Toph Beifong Cosplay – Update #2 - The Loresworn Order


Toph Beifong Cosplay – Update #2

This is where the fun (and hair pulling) began! With this update, I dove into hours of pinning and altering of the top in order to keep this cosplay as realistic as possible. I knew going in that this was going to be the case, but I am always up for a challenge – that is how you get better!

Once I got the pattern pieces sewn together, it was time to figure out how much altering was needed. I definitely had to take in the sides to remove the extra fabric that would add volume where it is not needed. This is tricky to do in the armpit area because puckering is a huge issue and hard to control around curves. My years of altering heavy metal t-shirts to make them more conforming to my body have really helped with this cosplay. The first side I did puckered a bunch, but I realized before working on the other side that I had the stitch length too small, which was a big part of the problem. I lengthened the stitch for the other side and it worked out so much better. The final touch was the top-stitching, which helped control the under layers of fabric and flatten out the seam. Now that both sides were sewn, there was still a little bit of puckering by the armpit, but it was a drastic improvement from what it looked like before. (You can see me alter the first side of this garment by watching our live cosplay stream!)

The sleeves of this garment turned out to be a really funny ordeal. I could not tell when draping the pattern tissue that the sleeve was not going to be needed because the torso pattern by itself was actually almost the perfect length for Toph’s top. Yet, my perfectionism screamed that it needed to be tweaked. If I just hemmed the sleeve opening to the designated line, a lot more of my arm was exposed than I wanted. I did leave about an inch and half of seam allowance, but in one spot I had accidentally cut into it too far. On top of that, since I decided not to add the sleeve, I had the issue of lining the inside of the new sleeve to cover up the inside of the seams. With all of that in mind, I decided to take on an eight-hour challenge of changing the sleeve silhouette, hiding the cut into the fabric, and lining the inside by creating a hem that goes over the edge of the fabric and extends farther into the inside of the sleeve. It took eight hours because I am a slow sewer, but I would like to add in my defense that the end result looks professionally done!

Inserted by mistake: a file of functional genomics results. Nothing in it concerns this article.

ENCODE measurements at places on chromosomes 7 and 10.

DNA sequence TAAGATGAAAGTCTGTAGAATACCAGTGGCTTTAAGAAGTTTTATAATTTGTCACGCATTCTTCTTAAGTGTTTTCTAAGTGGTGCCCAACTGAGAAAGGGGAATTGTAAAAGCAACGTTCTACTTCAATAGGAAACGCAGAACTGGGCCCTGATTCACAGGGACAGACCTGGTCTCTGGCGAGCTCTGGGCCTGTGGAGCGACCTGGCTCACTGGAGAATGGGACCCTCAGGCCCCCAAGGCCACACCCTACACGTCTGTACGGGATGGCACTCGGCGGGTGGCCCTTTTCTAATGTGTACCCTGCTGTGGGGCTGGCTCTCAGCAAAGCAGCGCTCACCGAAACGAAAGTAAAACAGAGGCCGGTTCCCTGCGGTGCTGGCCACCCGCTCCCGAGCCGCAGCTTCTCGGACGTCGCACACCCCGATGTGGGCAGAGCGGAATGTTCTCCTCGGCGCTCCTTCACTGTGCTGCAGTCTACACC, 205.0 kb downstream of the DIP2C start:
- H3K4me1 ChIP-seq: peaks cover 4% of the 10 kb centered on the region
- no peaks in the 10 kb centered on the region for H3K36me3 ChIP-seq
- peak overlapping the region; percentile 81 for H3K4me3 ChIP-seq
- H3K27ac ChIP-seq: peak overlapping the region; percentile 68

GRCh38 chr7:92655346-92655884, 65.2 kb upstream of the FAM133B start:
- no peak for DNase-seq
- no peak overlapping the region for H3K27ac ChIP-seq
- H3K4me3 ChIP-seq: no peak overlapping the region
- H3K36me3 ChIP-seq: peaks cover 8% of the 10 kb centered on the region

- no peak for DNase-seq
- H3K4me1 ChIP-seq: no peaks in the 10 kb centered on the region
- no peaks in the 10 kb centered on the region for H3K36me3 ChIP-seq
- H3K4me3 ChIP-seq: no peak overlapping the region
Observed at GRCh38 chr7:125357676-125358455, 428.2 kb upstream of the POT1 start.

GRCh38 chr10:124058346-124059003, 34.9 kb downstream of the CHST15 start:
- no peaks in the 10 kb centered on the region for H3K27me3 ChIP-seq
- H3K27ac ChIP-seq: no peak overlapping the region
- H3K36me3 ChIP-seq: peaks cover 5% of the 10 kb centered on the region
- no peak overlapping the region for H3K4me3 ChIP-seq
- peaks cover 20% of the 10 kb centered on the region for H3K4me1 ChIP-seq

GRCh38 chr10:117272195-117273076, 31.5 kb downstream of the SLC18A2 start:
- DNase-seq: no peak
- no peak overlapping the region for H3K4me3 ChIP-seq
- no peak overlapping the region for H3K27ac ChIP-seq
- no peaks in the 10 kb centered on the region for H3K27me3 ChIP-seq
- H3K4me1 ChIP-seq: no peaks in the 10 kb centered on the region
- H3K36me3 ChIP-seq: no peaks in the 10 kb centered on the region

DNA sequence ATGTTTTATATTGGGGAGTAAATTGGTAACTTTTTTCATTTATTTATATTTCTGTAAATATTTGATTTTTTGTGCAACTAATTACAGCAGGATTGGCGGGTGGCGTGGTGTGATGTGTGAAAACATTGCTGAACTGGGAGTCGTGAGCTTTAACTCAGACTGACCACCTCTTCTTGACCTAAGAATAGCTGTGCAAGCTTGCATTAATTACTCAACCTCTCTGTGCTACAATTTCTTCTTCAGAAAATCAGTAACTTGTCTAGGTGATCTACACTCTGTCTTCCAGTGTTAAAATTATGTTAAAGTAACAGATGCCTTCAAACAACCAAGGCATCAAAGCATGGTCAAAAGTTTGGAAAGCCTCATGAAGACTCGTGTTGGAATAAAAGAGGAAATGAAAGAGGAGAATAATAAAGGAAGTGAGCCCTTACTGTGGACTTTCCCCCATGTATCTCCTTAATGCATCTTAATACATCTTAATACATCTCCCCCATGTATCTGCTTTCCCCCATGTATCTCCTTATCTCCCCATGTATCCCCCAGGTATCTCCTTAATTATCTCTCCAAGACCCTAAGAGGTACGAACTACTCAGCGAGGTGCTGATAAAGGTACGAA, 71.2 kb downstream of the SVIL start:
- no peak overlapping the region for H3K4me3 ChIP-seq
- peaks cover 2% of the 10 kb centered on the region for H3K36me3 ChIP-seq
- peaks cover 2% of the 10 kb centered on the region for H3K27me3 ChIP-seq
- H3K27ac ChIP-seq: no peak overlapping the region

I was very intrigued by using the selvage of the fabric (the furry part) as edging, but I was worried about deviating from the look of the character and taking the details off course. However, I needed to do something about the edge of the sleeves, so I decided I might as well add some personal touches. To start transforming the sleeve into my intended look, I needed to make the custom bias tape. This was a lot easier than I thought with the use of an iron and a ruler. I basically folded the fabric over twice into an S-fold, and ironed it flat to prep it for pinning. Once it was pinned on the sleeve, I had to figure out how long to make it so it sat snugly inside. Once that circumference was figured out, I needed to sew the ends together before adding it onto the sleeves. With careful sewing and caution, I got it all on there with minimal puckering. The last thing needed for this sleeve was to sew the lining by hand onto the inside, but I think I will wait until near the end of the project to finish that.

The collar was the hardest part of this phase. Originally, I thought I had the collar silhouette finalized. But once it was sewn together and I actually tried on, I noticed that the neckline was way too low to match Toph’s look. Not only did I need to extend the collar to be tighter around my neck, but I also had to cut it right so that I could hide the fact that it was extended. This turned out to be a much bigger feat than I expected. Before I could make any real progress, I had to figure out how to make the shape of the new pattern. After several attempts, I grabbed a travel neck pillow and used that to help determine the shape. Once I got the collar piece finalized and sewn together, I had to put the garment down for a night because I was so frustrated trying to figure out how I was going to attach it. I had two goals that complicated this step: I wanted to have a clean-sewn edge down the front of the garment (meaning the collar piece had to fit in between both layers of the front pieces), and keeping it sewn snugly underneath the back piece. So basically, I was going to have the collar snake through the layers of fabric to get the desired effect. After another night and several hours of cursing, I got it pinned and sewn properly. I nearly cried with joy because I battled a lot of puckering, placement issues, and many times trying everything on while being stabbed by pins.

That is all for this update. All that’s left for the top is finishing up lower hem, and then it is time to start on the pants! Stay tuned for more updates!

About Brianna Hafer

Brianna Hafer is a proficient photographer, graphic designer, aspiring silver/blacksmith, and crafter of various awesome things in many media. As the Master Artisan of the Order, she is responsible for graphics, design, and color management.

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